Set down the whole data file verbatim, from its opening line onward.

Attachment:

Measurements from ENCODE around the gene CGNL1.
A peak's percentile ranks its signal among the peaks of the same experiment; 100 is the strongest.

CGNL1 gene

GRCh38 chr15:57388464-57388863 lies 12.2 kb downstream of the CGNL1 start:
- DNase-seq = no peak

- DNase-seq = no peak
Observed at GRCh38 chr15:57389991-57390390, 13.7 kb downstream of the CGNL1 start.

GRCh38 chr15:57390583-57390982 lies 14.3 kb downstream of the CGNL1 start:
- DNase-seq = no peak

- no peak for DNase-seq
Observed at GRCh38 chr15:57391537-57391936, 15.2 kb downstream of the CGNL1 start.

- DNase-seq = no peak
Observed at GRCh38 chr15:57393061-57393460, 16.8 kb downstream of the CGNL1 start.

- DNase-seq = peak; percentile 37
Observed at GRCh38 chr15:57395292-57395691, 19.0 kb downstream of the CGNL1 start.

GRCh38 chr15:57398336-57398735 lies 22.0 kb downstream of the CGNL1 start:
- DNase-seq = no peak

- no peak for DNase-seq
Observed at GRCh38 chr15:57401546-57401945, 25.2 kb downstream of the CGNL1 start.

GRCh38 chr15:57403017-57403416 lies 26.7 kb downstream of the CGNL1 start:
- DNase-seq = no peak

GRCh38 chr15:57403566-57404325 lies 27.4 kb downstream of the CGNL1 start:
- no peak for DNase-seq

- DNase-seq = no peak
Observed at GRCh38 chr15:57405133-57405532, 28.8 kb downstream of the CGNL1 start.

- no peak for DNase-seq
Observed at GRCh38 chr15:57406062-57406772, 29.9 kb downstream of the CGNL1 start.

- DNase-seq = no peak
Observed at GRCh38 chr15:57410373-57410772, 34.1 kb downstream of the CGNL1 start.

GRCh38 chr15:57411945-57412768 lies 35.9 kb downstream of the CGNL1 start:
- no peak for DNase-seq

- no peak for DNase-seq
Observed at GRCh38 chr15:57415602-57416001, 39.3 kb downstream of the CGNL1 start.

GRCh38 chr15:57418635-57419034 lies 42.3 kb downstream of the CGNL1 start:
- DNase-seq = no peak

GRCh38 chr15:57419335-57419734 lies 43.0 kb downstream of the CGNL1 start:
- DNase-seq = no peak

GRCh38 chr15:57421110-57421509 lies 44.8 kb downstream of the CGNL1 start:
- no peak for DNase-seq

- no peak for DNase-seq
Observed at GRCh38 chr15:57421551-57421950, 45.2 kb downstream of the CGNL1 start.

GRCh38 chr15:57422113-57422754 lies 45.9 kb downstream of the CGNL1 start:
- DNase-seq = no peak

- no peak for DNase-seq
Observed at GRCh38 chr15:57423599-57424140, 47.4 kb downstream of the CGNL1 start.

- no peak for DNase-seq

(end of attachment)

Measurements from ENCODE around the gene CGNL1.
A peak's percentile ranks its signal among the peaks of the same experiment; 100 is the strongest.

CGNL1 gene

GRCh38 chr15:57388464-57388863 lies 12.2 kb downstream of the CGNL1 start:
- DNase-seq = no peak

- DNase-seq = no peak
Observed at GRCh38 chr15:57389991-57390390, 13.7 kb downstream of the CGNL1 start.

GRCh38 chr15:57390583-57390982 lies 14.3 kb downstream of the CGNL1 start:
- DNase-seq = no peak

- no peak for DNase-seq
Observed at GRCh38 chr15:57391537-57391936, 15.2 kb downstream of the CGNL1 start.

- DNase-seq = no peak
Observed at GRCh38 chr15:57393061-57393460, 16.8 kb downstream of the CGNL1 start.

- DNase-seq = peak; percentile 37
Observed at GRCh38 chr15:57395292-57395691, 19.0 kb downstream of the CGNL1 start.

GRCh38 chr15:57398336-57398735 lies 22.0 kb downstream of the CGNL1 start:
- DNase-seq = no peak

- no peak for DNase-seq
Observed at GRCh38 chr15:57401546-57401945, 25.2 kb downstream of the CGNL1 start.

GRCh38 chr15:57403017-57403416 lies 26.7 kb downstream of the CGNL1 start:
- DNase-seq = no peak

GRCh38 chr15:57403566-57404325 lies 27.4 kb downstream of the CGNL1 start:
- no peak for DNase-seq

- DNase-seq = no peak
Observed at GRCh38 chr15:57405133-57405532, 28.8 kb downstream of the CGNL1 start.

- no peak for DNase-seq
Observed at GRCh38 chr15:57406062-57406772, 29.9 kb downstream of the CGNL1 start.

- DNase-seq = no peak
Observed at GRCh38 chr15:57410373-57410772, 34.1 kb downstream of the CGNL1 start.

GRCh38 chr15:57411945-57412768 lies 35.9 kb downstream of the CGNL1 start:
- no peak for DNase-seq

- no peak for DNase-seq
Observed at GRCh38 chr15:57415602-57416001, 39.3 kb downstream of the CGNL1 start.

GRCh38 chr15:57418635-57419034 lies 42.3 kb downstream of the CGNL1 start:
- DNase-seq = no peak

GRCh38 chr15:57419335-57419734 lies 43.0 kb downstream of the CGNL1 start:
- DNase-seq = no peak

GRCh38 chr15:57421110-57421509 lies 44.8 kb downstream of the CGNL1 start:
- no peak for DNase-seq

- no peak for DNase-seq
Observed at GRCh38 chr15:57421551-57421950, 45.2 kb downstream of the CGNL1 start.

GRCh38 chr15:57422113-57422754 lies 45.9 kb downstream of the CGNL1 start:
- DNase-seq = no peak

- no peak for DNase-seq
Observed at GRCh38 chr15:57423599-57424140, 47.4 kb downstream of the CGNL1 start.

- no peak for DNase-seq